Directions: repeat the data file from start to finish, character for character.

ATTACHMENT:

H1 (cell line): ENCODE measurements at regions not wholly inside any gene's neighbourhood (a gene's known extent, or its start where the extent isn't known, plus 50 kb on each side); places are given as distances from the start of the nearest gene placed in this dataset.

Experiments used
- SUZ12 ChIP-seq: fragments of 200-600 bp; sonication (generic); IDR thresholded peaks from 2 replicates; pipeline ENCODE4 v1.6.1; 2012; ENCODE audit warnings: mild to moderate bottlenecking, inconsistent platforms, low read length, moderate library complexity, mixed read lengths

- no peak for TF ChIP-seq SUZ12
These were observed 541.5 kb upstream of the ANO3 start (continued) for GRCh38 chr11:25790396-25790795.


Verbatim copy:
H1 (cell line): ENCODE measurements at regions not wholly inside any gene's neighbourhood (a gene's known extent, or its start where the extent isn't known, plus 50 kb on each side); places are given as distances from the start of the nearest gene placed in this dataset.

Experiments used
- SUZ12 ChIP-seq: fragments of 200-600 bp; sonication (generic); IDR thresholded peaks from 2 replicates; pipeline ENCODE4 v1.6.1; 2012; ENCODE audit warnings: mild to moderate bottlenecking, inconsistent platforms, low read length, moderate library complexity, mixed read lengths

- no peak for TF ChIP-seq SUZ12
These were observed 541.5 kb upstream of the ANO3 start (continued) for GRCh38 chr11:25790396-25790795.